نتیجه گیری انگلیسی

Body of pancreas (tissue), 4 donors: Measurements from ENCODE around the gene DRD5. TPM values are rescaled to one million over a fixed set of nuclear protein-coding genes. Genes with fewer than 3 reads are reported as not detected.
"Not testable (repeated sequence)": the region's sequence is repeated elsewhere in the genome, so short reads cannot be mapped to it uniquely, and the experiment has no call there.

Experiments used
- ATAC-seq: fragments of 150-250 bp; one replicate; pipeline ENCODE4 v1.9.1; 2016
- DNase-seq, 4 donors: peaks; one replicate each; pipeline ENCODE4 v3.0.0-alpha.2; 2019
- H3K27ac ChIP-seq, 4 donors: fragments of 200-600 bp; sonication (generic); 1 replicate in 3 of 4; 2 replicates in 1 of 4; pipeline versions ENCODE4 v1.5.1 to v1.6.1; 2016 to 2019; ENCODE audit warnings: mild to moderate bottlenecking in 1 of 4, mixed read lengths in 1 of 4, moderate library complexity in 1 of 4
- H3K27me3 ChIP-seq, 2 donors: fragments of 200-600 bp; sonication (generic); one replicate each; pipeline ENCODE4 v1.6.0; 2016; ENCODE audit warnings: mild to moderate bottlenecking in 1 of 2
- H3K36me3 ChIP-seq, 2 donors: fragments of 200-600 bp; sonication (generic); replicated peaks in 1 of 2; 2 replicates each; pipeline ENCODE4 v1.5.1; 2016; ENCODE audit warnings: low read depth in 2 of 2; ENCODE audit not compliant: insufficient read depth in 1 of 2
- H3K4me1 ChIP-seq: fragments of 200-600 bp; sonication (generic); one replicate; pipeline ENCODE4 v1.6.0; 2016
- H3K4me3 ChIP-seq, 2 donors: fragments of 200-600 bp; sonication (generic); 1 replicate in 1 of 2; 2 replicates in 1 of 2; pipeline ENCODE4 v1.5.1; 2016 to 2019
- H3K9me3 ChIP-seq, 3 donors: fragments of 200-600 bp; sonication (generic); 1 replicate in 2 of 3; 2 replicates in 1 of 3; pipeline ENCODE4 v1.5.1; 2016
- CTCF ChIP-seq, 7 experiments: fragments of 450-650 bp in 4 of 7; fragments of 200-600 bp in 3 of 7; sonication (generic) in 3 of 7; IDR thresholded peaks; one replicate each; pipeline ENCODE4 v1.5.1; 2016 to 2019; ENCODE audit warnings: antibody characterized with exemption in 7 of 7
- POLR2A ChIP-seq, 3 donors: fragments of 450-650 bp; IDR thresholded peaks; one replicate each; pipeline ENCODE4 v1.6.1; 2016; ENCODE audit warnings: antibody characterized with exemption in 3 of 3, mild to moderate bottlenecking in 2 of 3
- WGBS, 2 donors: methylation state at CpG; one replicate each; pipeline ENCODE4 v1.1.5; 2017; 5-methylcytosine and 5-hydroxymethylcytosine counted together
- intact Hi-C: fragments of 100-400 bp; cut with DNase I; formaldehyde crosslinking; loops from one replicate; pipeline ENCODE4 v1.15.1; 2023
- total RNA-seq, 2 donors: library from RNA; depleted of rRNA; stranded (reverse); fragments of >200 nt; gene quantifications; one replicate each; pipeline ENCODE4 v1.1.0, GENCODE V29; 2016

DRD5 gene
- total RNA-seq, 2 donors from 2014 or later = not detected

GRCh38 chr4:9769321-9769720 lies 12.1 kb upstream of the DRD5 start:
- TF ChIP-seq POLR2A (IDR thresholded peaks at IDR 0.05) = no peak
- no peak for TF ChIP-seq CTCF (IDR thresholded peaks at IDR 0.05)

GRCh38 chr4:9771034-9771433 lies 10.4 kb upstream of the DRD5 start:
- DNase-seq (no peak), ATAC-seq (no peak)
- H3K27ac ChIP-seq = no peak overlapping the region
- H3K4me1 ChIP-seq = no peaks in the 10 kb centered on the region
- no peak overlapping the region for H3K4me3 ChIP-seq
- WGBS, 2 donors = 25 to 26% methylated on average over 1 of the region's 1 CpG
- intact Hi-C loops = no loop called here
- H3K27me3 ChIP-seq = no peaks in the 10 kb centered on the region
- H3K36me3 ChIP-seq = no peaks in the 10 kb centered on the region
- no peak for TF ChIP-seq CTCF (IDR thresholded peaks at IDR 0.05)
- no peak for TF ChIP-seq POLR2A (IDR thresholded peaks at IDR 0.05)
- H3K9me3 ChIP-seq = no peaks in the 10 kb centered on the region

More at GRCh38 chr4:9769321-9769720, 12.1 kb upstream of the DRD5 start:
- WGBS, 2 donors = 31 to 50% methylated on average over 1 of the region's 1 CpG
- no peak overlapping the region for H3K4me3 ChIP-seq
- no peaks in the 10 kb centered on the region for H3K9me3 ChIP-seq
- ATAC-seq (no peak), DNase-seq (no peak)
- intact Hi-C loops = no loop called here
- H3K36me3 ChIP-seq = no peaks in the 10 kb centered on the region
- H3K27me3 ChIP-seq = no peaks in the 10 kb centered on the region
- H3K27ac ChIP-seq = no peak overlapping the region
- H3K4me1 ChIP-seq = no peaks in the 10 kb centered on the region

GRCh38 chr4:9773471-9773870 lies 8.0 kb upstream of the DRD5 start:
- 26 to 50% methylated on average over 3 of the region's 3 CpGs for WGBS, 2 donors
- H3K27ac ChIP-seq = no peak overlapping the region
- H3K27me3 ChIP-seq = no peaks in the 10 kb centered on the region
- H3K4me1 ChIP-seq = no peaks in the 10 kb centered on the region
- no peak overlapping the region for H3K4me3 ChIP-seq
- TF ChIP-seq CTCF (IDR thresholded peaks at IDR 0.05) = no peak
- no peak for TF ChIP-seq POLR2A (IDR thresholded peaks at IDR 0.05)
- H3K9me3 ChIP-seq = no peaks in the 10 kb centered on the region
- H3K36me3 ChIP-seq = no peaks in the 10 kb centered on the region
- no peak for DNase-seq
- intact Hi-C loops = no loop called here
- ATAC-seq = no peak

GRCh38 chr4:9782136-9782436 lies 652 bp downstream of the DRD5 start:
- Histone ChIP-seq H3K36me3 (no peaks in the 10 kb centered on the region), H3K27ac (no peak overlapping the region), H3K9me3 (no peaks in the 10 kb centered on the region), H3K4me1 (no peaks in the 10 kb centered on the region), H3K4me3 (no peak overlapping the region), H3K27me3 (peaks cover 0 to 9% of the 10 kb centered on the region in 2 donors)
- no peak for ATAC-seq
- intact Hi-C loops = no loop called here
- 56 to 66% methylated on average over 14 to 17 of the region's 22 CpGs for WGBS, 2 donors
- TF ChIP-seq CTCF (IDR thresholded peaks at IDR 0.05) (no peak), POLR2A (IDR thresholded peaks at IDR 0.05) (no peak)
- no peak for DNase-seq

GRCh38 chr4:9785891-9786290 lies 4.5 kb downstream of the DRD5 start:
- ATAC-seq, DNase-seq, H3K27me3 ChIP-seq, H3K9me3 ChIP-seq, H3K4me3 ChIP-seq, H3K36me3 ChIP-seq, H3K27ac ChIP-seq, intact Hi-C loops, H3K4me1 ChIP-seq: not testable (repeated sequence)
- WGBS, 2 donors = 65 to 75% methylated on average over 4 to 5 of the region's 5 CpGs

This paper investigates the impact of trade liberalization on Asian dairy markets beyond the year 2005 by extending the current URAA/GATT agreement to 2007. One unifying theme across these simulation results concerns the impacts of dairy trade liberalization on the more protected dairy regions (Japan and Korea) vs. the low cost potential exporting regions (India and, to a lesser extent, China), and the other slightly protected economies. The impacts from unilateral trade liberalization by Asian countries and world multilateral trade liberalization on Japan and Korea are significantly different from other Asian countries. Japan and Korea’ producers suffer a loss of more than $2.9 billion and $444 million, respectively. Their farm milk price will be hammered (decrease more than 57% and 39%, respectively). Their milk production will decrease more than 1875 thousand MT and 280 thousand MT, respectively. But their consumers will benefit more than $3.2 billion and $469 million, respectively. From a decomposition of the Asian liberalization scenario, we find that Japan and Korea’s producers get more protection from trade restrictions than from domestic subsidy, as they suffer smaller losses from eliminating domestic subsidy than from elimination of trade policies. India is a potential competitive exporter to Asia and the world. Trade liberalization will help to increase its farm milk price and producer surplus while decreasing consumer surplus. China is a potential importer in Asia if only the latter liberalizes, but could become a competitive exporter in world markets under free trade. Trade liberalization does not have much impact on China. South East Asia and other South Asian countries are potential importers in Asia and the world. Their consumers will benefit from trade liberalization while producers suffer a loss. But these impacts are limited compared with Japan and Korea. Greater trade liberalization around the world will help to increase exports for potential exporters or ease importing pressure for potential importers. For potential importers, their producer surplus loss and consumer surplus gains will decrease. For potential exporters, their producer surplus gains will increase. Finally, the World liberalization scenario indicates that the order of competitiveness of Asian dairy economies from least competitive to most competitive is Japan, Korea, South East Asia, other South Asia, China and India. Therefore, world dairy trade liberalization will increase average dairy consumption prices in China and India, and decrease it in the other economies of Asia. China and India’s consumers will lose from trade liberalization, but the other countries consumer surplus will increase. Asia’s net dairy products imports will increase 230 thousand MT, most of which will come from Australia and New Zealand.